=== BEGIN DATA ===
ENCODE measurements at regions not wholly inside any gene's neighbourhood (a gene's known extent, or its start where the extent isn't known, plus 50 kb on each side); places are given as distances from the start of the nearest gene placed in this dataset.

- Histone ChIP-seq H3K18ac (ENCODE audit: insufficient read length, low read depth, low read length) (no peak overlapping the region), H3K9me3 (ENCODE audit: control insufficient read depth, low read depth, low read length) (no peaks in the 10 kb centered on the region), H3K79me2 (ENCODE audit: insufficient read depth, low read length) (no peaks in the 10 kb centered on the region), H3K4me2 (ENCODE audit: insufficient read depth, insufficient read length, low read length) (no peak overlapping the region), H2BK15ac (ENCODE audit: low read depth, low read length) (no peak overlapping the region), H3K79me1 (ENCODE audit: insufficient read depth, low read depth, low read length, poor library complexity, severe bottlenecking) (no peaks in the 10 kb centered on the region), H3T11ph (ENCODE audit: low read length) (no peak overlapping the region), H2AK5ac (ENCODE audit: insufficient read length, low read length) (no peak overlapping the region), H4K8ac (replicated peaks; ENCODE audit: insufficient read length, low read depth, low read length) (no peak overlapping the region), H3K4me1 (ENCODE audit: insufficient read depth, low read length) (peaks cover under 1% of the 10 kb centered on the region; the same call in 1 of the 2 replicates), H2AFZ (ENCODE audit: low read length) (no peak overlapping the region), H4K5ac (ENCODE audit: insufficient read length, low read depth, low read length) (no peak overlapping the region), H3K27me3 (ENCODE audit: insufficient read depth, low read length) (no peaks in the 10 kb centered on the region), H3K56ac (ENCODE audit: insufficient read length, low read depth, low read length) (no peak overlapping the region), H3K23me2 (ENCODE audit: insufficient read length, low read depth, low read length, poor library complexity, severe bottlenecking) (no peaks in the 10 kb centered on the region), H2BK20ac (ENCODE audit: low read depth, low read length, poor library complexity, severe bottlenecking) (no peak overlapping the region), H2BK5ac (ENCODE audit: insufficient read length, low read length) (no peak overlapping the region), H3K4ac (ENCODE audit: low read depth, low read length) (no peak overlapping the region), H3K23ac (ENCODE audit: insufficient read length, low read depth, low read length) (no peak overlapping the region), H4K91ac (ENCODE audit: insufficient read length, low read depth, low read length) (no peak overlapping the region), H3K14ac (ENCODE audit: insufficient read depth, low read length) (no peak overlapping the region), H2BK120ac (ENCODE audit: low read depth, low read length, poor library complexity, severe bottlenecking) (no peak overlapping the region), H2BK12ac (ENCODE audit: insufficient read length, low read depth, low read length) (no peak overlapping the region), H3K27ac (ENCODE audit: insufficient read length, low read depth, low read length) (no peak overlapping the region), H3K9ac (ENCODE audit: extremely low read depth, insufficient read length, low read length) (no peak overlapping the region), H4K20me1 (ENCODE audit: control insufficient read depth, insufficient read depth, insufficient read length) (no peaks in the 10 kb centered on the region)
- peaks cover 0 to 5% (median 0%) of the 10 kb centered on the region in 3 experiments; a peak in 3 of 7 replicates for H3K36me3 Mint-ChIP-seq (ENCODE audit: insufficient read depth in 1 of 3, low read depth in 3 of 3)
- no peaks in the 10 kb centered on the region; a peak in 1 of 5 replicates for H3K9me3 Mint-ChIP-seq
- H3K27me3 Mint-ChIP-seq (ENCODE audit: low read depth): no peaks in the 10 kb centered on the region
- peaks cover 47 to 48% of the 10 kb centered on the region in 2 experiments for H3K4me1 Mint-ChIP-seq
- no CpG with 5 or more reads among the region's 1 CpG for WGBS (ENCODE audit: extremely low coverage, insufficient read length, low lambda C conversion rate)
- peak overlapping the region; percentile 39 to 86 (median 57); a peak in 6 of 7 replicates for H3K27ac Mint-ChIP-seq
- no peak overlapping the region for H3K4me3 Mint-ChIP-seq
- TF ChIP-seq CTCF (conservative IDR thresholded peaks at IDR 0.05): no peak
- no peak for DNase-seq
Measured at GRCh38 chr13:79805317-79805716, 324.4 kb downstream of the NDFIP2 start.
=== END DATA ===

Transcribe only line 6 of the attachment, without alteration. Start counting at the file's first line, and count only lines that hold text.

- peaks cover 47 to 48% of the 10 kb centered on the region in 2 experiments for H3K4me1 Mint-ChIP-seq